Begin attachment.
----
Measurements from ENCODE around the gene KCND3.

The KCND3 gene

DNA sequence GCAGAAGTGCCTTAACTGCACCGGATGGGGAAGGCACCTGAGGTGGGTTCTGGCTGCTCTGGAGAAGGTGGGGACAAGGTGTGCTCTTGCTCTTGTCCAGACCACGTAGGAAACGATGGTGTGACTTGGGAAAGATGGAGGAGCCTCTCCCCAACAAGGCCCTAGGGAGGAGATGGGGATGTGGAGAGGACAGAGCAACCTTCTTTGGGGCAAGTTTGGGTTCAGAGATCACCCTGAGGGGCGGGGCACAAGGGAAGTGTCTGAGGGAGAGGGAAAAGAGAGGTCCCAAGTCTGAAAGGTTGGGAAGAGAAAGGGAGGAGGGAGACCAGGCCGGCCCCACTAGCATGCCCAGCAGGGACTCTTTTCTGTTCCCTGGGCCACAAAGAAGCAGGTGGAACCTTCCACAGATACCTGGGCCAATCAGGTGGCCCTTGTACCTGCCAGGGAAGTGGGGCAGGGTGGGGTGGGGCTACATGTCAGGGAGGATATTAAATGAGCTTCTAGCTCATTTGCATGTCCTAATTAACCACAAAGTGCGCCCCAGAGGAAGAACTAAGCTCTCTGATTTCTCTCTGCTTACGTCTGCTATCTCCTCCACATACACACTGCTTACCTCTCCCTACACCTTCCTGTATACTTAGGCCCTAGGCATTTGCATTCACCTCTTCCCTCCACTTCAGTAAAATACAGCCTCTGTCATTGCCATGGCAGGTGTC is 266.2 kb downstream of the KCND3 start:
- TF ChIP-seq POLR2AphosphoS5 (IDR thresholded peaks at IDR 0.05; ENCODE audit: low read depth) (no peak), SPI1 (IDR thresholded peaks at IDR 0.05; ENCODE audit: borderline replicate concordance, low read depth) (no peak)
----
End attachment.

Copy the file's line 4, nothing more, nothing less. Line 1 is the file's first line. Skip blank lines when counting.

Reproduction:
- TF ChIP-seq POLR2AphosphoS5 (IDR thresholded peaks at IDR 0.05; ENCODE audit: low read depth) (no peak), SPI1 (IDR thresholded peaks at IDR 0.05; ENCODE audit: borderline replicate concordance, low read depth) (no peak)